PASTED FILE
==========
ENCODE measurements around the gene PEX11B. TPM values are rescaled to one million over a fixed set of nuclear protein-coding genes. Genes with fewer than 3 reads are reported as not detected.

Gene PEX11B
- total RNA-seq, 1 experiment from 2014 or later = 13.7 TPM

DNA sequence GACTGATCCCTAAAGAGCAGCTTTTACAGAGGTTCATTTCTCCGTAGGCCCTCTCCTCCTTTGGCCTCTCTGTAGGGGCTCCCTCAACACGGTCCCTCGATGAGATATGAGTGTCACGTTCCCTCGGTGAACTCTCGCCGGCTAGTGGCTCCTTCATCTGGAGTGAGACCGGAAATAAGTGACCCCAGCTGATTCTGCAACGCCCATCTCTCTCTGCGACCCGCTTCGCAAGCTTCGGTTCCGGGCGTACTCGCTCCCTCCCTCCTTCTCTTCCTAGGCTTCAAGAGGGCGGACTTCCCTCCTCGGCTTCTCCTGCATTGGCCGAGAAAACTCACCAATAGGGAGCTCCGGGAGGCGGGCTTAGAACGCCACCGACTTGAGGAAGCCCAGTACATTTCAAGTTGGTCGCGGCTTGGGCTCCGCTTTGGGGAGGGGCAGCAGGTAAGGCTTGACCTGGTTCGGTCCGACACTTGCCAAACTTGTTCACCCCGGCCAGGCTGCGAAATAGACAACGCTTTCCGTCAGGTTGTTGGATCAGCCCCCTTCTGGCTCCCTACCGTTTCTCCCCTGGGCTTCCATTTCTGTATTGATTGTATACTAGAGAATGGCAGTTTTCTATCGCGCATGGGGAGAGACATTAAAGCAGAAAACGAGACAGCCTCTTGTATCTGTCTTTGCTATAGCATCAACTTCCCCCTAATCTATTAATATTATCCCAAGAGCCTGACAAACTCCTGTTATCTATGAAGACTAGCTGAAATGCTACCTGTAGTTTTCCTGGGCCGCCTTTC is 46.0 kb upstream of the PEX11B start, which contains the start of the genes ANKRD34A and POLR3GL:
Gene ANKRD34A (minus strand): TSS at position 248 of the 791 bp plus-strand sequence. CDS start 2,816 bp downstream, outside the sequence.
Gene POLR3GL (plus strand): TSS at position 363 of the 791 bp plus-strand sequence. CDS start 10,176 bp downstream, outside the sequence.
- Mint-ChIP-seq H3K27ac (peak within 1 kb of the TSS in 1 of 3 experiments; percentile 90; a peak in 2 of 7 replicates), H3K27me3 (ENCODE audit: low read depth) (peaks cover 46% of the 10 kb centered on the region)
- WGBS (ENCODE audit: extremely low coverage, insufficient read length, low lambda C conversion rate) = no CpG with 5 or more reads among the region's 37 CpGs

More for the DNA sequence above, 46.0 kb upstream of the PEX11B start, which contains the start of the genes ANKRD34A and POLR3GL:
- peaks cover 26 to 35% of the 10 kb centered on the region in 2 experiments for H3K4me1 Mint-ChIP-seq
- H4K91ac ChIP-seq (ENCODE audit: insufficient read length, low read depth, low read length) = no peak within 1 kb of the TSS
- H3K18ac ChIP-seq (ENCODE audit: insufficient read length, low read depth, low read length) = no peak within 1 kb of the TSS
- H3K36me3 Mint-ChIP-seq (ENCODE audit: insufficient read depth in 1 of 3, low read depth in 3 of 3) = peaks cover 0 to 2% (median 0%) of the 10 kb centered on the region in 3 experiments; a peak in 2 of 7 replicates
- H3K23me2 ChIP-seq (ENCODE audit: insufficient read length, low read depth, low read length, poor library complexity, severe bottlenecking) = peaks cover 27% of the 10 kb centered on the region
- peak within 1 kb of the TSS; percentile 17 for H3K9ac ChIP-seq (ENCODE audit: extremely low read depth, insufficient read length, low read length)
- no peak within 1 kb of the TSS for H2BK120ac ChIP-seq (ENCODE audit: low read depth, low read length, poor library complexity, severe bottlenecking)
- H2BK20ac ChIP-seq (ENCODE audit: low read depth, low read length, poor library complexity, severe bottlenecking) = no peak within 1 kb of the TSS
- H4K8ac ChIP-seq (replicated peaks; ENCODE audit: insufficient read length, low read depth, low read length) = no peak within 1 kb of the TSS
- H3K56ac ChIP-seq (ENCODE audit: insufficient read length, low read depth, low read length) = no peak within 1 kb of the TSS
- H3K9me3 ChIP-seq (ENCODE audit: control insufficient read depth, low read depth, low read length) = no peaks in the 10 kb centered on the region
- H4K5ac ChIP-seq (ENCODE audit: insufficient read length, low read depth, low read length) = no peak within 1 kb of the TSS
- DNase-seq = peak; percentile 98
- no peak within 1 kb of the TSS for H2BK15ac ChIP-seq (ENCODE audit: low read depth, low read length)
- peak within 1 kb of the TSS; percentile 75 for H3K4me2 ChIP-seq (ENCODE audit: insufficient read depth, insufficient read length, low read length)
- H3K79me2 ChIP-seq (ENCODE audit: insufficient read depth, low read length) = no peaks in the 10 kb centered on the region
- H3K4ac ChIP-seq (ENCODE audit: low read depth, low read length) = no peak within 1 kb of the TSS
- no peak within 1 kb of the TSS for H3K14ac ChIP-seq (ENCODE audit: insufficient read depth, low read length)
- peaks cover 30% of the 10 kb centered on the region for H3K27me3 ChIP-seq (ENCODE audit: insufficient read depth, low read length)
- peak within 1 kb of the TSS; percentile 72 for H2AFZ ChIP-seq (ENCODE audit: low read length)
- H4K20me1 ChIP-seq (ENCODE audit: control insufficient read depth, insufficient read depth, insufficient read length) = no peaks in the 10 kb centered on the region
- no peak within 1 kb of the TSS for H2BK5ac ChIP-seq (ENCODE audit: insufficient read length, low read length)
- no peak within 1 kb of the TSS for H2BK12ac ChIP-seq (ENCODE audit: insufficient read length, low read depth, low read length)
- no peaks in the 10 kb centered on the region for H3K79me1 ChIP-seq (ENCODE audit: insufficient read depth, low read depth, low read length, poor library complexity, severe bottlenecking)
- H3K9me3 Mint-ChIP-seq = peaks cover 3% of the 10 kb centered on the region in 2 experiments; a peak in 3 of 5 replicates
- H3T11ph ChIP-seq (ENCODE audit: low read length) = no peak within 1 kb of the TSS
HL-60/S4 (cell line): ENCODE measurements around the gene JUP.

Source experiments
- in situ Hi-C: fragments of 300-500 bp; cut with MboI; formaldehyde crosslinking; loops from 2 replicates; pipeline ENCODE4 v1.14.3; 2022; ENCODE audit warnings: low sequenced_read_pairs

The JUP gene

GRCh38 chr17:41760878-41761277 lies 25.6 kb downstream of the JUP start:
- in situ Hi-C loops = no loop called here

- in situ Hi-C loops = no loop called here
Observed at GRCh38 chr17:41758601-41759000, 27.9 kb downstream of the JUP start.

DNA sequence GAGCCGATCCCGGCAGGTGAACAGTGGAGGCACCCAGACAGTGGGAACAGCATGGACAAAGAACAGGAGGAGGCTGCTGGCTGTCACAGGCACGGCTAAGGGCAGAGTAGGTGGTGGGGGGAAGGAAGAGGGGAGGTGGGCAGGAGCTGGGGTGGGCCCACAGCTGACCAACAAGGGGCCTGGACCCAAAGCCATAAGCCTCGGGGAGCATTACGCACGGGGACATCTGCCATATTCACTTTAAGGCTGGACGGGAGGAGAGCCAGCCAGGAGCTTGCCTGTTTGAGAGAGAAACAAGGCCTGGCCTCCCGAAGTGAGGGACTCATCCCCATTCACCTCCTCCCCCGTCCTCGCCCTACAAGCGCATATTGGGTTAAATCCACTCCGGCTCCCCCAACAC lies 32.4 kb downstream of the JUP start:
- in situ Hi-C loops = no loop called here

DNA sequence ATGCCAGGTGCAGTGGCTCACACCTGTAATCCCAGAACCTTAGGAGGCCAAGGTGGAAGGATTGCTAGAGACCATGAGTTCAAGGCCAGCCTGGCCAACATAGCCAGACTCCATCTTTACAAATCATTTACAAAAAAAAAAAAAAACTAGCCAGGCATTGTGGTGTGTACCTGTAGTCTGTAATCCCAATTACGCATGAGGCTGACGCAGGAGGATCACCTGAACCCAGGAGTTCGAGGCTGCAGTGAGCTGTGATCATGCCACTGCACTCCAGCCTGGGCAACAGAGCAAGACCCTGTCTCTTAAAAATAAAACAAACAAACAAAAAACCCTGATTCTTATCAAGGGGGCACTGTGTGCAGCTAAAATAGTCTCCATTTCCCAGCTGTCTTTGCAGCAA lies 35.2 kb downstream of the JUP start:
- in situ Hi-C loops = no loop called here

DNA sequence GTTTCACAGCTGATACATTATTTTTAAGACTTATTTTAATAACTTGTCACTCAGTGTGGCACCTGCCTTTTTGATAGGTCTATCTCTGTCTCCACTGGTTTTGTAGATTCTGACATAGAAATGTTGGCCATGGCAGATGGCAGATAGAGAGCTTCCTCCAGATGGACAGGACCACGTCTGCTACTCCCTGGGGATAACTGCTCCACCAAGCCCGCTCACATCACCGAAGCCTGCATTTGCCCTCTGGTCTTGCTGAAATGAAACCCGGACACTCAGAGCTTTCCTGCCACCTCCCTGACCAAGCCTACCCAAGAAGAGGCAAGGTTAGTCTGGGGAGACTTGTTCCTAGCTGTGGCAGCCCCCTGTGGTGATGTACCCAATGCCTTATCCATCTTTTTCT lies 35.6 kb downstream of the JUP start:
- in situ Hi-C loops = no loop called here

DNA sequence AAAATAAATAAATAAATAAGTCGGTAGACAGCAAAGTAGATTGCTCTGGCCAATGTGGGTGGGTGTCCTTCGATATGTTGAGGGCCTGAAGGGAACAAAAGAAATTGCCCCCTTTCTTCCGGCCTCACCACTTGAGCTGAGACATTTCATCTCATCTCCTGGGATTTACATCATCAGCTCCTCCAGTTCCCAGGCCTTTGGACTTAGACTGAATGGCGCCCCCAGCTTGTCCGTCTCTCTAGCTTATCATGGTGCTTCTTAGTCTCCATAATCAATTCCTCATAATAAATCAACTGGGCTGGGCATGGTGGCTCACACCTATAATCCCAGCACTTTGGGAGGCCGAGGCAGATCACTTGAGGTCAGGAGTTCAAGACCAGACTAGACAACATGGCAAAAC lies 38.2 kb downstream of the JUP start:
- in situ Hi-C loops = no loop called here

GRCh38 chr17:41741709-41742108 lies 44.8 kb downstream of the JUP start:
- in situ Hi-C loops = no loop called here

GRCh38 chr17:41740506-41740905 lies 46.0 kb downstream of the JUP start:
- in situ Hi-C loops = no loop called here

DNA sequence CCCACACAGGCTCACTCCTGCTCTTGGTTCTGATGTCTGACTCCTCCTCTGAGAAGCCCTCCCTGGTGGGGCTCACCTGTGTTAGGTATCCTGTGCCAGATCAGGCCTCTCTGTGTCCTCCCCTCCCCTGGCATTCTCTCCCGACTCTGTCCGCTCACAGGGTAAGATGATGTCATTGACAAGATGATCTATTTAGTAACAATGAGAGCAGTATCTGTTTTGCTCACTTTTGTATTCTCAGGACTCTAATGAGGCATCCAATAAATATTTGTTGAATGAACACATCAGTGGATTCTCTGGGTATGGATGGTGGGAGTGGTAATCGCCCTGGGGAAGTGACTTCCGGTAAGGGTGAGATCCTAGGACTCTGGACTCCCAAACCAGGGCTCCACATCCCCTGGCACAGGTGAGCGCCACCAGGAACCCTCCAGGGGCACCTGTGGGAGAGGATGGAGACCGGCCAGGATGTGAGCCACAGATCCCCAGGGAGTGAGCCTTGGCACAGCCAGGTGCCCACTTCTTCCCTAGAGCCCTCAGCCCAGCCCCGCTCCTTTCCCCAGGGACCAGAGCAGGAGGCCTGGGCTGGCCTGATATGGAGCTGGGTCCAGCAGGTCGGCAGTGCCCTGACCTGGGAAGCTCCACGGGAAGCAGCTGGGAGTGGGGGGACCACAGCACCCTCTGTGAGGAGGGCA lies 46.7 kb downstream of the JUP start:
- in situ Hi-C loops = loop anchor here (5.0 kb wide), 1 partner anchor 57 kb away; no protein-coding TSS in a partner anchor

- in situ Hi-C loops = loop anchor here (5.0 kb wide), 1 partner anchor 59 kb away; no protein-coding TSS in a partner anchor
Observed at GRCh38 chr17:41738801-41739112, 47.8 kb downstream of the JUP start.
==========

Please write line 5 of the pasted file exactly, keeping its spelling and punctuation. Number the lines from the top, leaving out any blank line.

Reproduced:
Gene ANKRD34A (minus strand): TSS at position 248 of the 791 bp plus-strand sequence. CDS start 2,816 bp downstream, outside the sequence.